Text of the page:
There are several issues that are relevant to this discussion that the social worker will have to help with as she gets into the process. A major issue will be what is best for Jacob and this can be seen in many different ways. Although he has always lived in London and he has probably been raised white (because Joanna is white, his father died when he was a baby, and his Nigerian family is not in contact with him), his father was Nigerian. At some point in his life, Jacob may want to be involved with his Nigerian family or know more about his heritage. There is no discussion in the case study about why his Nigerian family has no contact, but he may need this as he gets older. Joanna states that she wants him to be around other Black and mixed race children and adults, he may not feel comfortable with black people until he understands more about his own heritage.
The Nigerian family that Jacob wants to stay with is wealthy and could provide for Jacob's needs easily. Their culture suggests that he would be taken care of well. According to Nigerian culture, children are very important to Nigerian culture. Burns (2008) studied the idea of parent-child interaction and how communication happened between parents and children in Nigerian families. Generally, their children are taught to be obedient and at a very young age, they have the responsibility of doing chores. This is something that Jacob may already be experiencing and this is a good way for him to fit into the Nigerian family. According to the BBC Report (2005), another issue that Jacob may have to deal with would be the difference between living in a multicultural situation that was not his own, and fitting into this space. The Report suggests that many young people have to live between the Western world and their Nigerian culture. However, there are many networks in London for Nigerians so Jacob could learn a lot about his culture if he lives with his friend's family. It should also be noted that by nature and culture, Nigerians are a multi-racial and multi-ethnic people, so James' family may already have a wealth of friends. Jacob may have already learned some about his culture through them and possibly eaten Nigerian food -- this could be some of the reason why he would like to live with them.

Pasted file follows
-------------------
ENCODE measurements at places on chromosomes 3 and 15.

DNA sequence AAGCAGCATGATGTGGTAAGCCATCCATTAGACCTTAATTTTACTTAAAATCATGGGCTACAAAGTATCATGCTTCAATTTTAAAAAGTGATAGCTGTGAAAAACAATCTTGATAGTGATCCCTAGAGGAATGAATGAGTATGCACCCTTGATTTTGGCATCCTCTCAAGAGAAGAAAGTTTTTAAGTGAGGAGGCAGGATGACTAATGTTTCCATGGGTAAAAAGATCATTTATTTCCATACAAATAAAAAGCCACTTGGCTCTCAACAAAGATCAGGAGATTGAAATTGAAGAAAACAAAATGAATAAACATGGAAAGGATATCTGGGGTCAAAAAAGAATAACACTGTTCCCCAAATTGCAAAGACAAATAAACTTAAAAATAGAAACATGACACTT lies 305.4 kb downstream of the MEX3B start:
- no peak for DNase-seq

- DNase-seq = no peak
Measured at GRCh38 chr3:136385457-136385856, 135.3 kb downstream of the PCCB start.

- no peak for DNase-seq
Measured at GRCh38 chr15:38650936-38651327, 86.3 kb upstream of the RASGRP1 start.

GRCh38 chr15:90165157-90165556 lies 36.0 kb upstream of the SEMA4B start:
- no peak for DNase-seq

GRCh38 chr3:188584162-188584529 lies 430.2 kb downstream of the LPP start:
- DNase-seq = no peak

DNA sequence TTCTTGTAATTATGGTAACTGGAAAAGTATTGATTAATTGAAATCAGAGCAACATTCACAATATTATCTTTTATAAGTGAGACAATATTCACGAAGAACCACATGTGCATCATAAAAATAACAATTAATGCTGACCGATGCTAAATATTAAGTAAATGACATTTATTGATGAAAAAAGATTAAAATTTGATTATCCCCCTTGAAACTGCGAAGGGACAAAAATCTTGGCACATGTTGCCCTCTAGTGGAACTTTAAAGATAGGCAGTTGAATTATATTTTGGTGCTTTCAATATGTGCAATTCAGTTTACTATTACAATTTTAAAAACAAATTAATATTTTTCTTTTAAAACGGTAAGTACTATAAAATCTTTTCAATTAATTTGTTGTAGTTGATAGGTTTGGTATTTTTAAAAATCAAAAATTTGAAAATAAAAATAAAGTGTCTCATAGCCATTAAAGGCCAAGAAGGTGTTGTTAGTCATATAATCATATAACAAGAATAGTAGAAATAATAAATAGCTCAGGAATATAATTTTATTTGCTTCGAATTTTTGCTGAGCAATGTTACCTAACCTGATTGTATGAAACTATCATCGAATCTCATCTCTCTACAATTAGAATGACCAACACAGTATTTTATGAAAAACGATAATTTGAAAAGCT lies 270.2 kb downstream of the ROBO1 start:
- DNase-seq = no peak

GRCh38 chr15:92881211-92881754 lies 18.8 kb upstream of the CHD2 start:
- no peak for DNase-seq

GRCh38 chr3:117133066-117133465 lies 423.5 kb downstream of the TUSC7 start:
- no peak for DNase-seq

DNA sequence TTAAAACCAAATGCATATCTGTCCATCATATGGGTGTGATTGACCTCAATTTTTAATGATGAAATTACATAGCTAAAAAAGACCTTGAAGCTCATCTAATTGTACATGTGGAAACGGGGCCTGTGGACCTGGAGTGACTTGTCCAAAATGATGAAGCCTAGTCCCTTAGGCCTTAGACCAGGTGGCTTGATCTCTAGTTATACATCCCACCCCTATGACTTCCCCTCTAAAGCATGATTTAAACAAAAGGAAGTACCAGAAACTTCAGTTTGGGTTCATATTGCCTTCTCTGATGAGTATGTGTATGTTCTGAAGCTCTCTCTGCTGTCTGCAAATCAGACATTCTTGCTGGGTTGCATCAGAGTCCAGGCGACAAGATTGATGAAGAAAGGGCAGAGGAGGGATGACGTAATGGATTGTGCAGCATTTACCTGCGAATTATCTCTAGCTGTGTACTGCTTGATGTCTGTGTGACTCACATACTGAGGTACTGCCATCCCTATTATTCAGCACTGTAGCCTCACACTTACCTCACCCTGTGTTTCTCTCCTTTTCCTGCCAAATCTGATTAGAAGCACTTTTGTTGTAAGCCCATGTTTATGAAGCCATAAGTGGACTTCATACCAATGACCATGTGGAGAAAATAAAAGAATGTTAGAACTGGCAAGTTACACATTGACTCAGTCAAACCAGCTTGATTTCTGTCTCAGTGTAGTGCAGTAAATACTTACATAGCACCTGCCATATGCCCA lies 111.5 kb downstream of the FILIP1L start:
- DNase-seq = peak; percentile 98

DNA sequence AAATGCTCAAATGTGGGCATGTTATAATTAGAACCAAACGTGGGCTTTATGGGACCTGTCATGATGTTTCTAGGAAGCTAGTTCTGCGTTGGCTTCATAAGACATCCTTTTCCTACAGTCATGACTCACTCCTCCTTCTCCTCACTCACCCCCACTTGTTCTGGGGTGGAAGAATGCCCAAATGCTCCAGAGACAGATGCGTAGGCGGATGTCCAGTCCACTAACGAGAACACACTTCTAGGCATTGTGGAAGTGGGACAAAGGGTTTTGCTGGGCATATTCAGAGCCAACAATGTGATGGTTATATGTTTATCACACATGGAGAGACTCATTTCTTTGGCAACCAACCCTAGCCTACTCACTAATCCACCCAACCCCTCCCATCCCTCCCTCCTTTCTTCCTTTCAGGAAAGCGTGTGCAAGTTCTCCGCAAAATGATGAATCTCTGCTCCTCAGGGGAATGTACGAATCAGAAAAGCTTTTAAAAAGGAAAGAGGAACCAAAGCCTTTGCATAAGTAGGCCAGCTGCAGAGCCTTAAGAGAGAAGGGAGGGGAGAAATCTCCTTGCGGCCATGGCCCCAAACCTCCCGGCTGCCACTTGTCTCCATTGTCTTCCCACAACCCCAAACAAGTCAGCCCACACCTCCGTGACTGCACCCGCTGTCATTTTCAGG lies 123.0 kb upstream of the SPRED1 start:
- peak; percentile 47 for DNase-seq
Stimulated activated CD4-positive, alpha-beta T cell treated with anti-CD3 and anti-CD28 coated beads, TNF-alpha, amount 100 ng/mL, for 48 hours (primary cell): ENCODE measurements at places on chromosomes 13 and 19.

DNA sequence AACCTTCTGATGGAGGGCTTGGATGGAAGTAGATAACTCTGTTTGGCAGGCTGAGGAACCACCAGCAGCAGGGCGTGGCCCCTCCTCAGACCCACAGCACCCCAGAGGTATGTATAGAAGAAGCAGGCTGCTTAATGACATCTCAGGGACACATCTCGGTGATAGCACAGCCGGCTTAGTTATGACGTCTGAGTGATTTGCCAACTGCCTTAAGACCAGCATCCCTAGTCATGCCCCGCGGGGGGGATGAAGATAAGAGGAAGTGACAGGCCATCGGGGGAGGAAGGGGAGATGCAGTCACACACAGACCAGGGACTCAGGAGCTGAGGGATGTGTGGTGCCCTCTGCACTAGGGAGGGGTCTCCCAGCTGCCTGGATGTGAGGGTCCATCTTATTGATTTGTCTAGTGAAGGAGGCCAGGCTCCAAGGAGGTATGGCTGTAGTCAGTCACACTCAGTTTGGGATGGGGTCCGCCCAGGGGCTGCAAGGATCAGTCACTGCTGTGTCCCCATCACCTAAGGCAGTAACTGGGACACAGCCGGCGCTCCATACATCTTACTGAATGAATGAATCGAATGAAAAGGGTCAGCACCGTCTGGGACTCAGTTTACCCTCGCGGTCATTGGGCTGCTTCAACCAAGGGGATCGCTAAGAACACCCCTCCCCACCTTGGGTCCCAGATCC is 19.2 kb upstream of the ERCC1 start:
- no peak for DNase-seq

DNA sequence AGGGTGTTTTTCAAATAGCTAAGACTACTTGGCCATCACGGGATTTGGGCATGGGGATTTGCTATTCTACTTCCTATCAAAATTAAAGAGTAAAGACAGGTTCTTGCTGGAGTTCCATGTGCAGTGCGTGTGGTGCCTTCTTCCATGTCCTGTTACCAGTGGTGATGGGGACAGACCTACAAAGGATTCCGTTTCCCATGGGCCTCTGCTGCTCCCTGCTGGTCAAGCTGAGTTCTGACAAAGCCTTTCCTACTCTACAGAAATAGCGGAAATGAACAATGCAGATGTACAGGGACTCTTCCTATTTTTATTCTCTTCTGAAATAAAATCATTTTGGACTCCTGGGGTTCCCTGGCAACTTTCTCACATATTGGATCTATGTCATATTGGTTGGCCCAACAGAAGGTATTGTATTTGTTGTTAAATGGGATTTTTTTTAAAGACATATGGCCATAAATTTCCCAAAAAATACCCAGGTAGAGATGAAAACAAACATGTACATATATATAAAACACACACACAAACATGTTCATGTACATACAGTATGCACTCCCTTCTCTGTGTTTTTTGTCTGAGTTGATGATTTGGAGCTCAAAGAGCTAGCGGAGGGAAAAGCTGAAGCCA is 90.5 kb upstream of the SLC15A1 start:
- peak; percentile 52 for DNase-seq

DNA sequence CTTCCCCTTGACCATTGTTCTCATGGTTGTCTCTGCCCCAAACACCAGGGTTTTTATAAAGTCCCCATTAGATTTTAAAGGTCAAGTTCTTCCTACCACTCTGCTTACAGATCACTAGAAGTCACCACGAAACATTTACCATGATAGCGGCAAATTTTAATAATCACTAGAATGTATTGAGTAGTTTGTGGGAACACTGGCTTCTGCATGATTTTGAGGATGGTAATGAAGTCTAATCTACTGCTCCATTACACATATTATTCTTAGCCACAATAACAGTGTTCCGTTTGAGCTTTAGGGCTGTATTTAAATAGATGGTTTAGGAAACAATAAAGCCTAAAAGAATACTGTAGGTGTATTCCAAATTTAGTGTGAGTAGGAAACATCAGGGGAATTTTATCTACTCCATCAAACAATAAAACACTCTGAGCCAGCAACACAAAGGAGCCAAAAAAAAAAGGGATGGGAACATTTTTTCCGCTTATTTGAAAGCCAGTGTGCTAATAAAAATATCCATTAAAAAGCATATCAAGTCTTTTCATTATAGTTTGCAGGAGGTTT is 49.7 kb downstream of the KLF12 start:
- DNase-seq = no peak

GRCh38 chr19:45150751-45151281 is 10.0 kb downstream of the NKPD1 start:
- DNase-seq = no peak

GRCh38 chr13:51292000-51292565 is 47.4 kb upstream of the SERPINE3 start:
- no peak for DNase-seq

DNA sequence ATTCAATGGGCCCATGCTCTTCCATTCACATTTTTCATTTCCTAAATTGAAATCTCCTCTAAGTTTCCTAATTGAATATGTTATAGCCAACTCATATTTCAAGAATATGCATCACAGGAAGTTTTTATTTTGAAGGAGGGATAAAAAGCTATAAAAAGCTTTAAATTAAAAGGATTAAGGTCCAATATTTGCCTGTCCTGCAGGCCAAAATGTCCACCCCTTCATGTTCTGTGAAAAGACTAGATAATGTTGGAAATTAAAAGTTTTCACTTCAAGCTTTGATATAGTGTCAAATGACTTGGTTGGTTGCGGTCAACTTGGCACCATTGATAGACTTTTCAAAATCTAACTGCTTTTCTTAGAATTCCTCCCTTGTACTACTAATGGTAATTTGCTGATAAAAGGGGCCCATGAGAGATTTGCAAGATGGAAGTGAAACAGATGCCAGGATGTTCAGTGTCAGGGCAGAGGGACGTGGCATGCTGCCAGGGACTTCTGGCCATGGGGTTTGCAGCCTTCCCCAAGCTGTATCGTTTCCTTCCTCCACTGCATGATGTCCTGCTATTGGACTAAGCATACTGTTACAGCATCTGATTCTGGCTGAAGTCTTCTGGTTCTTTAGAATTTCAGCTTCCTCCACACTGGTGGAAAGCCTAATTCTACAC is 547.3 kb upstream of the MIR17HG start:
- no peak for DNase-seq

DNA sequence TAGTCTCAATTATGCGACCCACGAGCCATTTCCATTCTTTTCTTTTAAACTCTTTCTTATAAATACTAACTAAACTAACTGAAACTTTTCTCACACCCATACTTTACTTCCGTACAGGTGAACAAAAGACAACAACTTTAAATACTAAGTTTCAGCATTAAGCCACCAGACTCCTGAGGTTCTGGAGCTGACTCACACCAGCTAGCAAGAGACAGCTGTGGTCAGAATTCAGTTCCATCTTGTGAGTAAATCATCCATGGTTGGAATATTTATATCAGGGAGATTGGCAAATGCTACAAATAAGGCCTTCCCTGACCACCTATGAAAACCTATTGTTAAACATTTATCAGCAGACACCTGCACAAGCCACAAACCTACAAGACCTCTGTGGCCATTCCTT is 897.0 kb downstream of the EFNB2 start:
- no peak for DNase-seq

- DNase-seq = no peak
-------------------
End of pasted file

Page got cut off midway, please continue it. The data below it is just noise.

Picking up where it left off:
Another issue to consider in this situation is what Smith et al (2009) found in their study: that "own-group racial preferences increased with age" (p. 145). It can be said that Jacob may find that as he gets older, he will want to know more people who are of his racial identity.
Impending Crisis and Grief
The family is not in crisis yet, but there may come a time when they are in it. In the beginning of contact with the family, the social worker must understand that the family may not be totally ready to talk about Joanna's death because they are not close enough to it yet. This will be a good time to start talking to the two families to see who will be the best choice for Jacob. This conversation should be done before the crisis begins or before Joanna gets too close to death if possible.
Jacob's life would be very different with Joanna's sister because she lives in a